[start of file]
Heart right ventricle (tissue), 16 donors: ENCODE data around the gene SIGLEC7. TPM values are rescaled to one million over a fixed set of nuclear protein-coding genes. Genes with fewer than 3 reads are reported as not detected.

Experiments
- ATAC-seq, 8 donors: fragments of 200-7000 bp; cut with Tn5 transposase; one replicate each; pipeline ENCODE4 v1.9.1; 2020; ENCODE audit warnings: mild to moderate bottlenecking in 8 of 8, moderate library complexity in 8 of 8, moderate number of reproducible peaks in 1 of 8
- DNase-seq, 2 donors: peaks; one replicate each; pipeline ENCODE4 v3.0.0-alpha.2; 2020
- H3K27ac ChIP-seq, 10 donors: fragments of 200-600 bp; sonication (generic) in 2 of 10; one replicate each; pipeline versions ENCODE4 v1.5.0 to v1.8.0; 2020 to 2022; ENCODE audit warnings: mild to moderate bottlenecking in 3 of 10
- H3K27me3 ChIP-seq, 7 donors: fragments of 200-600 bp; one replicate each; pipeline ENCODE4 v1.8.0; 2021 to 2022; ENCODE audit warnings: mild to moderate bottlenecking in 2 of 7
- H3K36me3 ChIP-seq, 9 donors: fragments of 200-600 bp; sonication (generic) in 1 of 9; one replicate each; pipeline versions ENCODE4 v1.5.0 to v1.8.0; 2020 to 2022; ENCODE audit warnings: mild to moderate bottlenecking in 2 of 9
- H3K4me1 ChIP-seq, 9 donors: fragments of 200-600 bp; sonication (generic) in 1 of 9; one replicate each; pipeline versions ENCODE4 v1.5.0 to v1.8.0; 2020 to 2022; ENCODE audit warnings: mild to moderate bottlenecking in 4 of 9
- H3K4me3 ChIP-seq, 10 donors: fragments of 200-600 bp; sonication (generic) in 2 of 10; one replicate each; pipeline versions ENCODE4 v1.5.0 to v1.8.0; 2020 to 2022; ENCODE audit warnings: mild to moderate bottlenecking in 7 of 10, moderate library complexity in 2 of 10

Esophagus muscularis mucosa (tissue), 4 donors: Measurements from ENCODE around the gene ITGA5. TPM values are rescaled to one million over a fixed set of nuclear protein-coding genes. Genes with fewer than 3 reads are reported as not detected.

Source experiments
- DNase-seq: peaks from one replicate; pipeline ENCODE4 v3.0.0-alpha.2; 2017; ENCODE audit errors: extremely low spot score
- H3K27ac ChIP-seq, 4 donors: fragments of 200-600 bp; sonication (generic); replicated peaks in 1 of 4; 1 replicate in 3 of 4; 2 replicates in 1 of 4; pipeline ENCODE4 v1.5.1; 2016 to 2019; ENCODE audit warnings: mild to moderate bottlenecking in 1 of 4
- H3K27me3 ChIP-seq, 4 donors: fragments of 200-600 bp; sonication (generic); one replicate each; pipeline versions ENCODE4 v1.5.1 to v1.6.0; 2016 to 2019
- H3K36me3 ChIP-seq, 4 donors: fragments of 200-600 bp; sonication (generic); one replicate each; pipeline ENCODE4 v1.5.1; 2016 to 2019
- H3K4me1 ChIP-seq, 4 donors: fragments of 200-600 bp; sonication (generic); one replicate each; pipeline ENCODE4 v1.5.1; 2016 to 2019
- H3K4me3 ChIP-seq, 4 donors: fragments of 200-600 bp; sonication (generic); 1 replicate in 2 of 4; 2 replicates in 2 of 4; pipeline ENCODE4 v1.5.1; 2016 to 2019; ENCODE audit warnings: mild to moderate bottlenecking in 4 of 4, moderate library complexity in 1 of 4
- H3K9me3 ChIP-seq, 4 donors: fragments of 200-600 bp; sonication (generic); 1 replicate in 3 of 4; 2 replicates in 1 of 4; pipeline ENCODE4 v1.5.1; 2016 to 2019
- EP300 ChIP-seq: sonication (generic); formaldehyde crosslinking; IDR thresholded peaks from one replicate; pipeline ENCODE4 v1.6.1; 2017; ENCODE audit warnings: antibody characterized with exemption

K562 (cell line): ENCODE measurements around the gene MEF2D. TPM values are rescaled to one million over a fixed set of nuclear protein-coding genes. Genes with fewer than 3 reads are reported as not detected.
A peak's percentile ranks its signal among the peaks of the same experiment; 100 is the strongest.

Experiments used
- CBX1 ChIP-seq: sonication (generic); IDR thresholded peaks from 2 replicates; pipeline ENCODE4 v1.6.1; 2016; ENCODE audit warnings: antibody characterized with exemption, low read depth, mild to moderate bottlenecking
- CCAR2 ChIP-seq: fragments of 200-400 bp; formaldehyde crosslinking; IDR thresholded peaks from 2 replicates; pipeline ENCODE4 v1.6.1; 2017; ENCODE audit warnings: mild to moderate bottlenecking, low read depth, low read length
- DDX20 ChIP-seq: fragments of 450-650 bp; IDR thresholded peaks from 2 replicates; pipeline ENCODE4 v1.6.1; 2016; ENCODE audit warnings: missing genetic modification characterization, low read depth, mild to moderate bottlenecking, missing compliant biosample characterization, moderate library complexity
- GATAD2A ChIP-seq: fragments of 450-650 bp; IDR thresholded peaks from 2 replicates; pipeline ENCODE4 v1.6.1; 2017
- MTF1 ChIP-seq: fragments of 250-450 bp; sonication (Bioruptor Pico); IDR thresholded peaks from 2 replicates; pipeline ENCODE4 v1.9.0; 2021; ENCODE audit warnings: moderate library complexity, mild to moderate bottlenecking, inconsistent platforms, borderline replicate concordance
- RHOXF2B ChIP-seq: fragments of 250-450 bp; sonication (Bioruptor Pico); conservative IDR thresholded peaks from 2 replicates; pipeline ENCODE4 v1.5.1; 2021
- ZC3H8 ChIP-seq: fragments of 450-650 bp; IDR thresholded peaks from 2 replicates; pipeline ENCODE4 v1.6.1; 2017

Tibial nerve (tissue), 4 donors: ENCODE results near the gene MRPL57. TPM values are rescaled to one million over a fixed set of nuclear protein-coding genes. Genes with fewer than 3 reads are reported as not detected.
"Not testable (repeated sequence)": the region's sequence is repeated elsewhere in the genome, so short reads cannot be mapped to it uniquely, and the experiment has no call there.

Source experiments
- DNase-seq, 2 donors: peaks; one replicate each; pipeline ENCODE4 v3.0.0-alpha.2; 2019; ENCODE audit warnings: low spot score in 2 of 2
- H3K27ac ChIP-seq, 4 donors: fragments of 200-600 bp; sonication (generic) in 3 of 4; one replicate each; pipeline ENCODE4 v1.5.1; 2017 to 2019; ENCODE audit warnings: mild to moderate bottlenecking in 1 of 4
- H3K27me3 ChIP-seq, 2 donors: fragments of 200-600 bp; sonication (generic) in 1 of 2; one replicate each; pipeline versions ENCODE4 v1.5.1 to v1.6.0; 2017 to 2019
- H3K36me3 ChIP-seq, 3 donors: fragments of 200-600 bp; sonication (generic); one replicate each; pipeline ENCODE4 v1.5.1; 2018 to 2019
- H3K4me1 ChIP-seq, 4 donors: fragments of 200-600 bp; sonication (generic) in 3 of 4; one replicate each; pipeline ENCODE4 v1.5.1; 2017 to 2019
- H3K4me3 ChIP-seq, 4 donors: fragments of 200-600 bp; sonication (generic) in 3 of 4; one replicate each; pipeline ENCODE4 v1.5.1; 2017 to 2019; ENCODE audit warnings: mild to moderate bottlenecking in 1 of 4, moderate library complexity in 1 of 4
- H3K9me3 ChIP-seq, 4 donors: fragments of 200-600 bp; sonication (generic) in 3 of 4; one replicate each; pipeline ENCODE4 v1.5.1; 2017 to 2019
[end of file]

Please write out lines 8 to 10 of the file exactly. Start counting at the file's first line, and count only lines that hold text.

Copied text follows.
- H3K4me1 ChIP-seq, 9 donors: fragments of 200-600 bp; sonication (generic) in 1 of 9; one replicate each; pipeline versions ENCODE4 v1.5.0 to v1.8.0; 2020 to 2022; ENCODE audit warnings: mild to moderate bottlenecking in 4 of 9
- H3K4me3 ChIP-seq, 10 donors: fragments of 200-600 bp; sonication (generic) in 2 of 10; one replicate each; pipeline versions ENCODE4 v1.5.0 to v1.8.0; 2020 to 2022; ENCODE audit warnings: mild to moderate bottlenecking in 7 of 10, moderate library complexity in 2 of 10

Esophagus muscularis mucosa (tissue), 4 donors: Measurements from ENCODE around the gene ITGA5. TPM values are rescaled to one million over a fixed set of nuclear protein-coding genes. Genes with fewer than 3 reads are reported as not detected.